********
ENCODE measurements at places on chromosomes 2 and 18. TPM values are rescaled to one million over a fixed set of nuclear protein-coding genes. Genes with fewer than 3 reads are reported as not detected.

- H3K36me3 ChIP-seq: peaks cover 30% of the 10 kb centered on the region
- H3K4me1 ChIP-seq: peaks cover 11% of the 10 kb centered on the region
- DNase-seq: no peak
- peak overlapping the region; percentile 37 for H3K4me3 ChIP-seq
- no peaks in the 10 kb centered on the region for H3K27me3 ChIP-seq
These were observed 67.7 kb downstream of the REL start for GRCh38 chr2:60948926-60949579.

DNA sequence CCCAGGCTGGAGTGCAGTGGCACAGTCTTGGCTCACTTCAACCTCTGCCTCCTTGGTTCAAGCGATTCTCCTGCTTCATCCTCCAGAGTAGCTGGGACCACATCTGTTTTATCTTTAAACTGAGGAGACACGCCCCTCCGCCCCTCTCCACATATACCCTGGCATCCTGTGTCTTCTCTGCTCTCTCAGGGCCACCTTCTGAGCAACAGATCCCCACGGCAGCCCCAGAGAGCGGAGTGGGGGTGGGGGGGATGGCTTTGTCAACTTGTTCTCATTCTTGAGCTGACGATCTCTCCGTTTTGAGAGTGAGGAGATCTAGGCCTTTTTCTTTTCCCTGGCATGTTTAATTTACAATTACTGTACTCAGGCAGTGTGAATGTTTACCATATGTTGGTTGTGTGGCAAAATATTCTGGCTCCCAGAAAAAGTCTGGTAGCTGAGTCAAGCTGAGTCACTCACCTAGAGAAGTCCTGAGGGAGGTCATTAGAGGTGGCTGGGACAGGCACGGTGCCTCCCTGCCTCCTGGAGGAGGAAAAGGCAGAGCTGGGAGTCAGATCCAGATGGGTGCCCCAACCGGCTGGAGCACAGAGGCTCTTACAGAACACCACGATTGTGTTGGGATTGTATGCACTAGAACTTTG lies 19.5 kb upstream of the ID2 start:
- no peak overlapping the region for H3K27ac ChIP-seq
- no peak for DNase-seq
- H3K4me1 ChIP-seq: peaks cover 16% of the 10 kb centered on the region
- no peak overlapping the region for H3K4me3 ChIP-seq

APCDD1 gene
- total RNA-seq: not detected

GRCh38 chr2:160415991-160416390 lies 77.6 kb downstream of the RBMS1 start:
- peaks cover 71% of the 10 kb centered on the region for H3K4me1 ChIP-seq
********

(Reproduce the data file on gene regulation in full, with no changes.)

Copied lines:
ENCODE measurements at places on chromosomes 2 and 18. TPM values are rescaled to one million over a fixed set of nuclear protein-coding genes. Genes with fewer than 3 reads are reported as not detected.

- H3K36me3 ChIP-seq: peaks cover 30% of the 10 kb centered on the region
- H3K4me1 ChIP-seq: peaks cover 11% of the 10 kb centered on the region
- DNase-seq: no peak
- peak overlapping the region; percentile 37 for H3K4me3 ChIP-seq
- no peaks in the 10 kb centered on the region for H3K27me3 ChIP-seq
These were observed 67.7 kb downstream of the REL start for GRCh38 chr2:60948926-60949579.

DNA sequence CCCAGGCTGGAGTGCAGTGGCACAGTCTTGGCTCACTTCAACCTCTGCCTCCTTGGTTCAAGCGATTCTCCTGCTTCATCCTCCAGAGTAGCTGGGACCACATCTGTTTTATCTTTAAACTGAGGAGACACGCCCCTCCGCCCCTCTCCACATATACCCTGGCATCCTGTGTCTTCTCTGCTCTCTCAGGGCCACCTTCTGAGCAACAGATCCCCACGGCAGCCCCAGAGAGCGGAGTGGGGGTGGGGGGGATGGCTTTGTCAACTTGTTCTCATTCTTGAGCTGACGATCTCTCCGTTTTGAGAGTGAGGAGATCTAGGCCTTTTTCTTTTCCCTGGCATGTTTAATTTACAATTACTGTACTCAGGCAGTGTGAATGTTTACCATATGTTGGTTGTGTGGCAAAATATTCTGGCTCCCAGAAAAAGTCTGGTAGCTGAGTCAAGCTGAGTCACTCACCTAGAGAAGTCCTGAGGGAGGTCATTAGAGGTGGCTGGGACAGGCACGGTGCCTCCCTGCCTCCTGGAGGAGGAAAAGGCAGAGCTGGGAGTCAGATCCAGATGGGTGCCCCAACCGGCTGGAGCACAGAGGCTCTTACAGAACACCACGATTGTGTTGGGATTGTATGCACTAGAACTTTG lies 19.5 kb upstream of the ID2 start:
- no peak overlapping the region for H3K27ac ChIP-seq
- no peak for DNase-seq
- H3K4me1 ChIP-seq: peaks cover 16% of the 10 kb centered on the region
- no peak overlapping the region for H3K4me3 ChIP-seq

APCDD1 gene
- total RNA-seq: not detected

GRCh38 chr2:160415991-160416390 lies 77.6 kb downstream of the RBMS1 start:
- peaks cover 71% of the 10 kb centered on the region for H3K4me1 ChIP-seq